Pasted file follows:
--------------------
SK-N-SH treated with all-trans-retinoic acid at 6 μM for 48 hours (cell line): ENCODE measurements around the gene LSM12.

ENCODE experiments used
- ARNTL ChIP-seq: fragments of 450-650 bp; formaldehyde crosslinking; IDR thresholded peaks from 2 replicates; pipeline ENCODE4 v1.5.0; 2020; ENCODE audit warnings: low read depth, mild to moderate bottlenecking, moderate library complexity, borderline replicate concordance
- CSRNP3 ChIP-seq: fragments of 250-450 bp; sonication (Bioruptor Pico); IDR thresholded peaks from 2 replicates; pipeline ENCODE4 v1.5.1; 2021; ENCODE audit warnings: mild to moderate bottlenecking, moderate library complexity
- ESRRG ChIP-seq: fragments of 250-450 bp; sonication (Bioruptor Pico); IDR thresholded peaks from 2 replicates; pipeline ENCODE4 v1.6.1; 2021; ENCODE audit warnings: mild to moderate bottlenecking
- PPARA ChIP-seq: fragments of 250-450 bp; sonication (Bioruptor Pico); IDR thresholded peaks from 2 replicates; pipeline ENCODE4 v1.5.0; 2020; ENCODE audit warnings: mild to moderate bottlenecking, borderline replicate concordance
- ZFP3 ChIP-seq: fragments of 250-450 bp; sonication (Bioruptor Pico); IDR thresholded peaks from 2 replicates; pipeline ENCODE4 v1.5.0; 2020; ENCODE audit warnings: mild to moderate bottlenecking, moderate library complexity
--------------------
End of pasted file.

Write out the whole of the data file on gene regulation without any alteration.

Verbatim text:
SK-N-SH treated with all-trans-retinoic acid at 6 μM for 48 hours (cell line): ENCODE measurements around the gene LSM12.

ENCODE experiments used
- ARNTL ChIP-seq: fragments of 450-650 bp; formaldehyde crosslinking; IDR thresholded peaks from 2 replicates; pipeline ENCODE4 v1.5.0; 2020; ENCODE audit warnings: low read depth, mild to moderate bottlenecking, moderate library complexity, borderline replicate concordance
- CSRNP3 ChIP-seq: fragments of 250-450 bp; sonication (Bioruptor Pico); IDR thresholded peaks from 2 replicates; pipeline ENCODE4 v1.5.1; 2021; ENCODE audit warnings: mild to moderate bottlenecking, moderate library complexity
- ESRRG ChIP-seq: fragments of 250-450 bp; sonication (Bioruptor Pico); IDR thresholded peaks from 2 replicates; pipeline ENCODE4 v1.6.1; 2021; ENCODE audit warnings: mild to moderate bottlenecking
- PPARA ChIP-seq: fragments of 250-450 bp; sonication (Bioruptor Pico); IDR thresholded peaks from 2 replicates; pipeline ENCODE4 v1.5.0; 2020; ENCODE audit warnings: mild to moderate bottlenecking, borderline replicate concordance
- ZFP3 ChIP-seq: fragments of 250-450 bp; sonication (Bioruptor Pico); IDR thresholded peaks from 2 replicates; pipeline ENCODE4 v1.5.0; 2020; ENCODE audit warnings: mild to moderate bottlenecking, moderate library complexity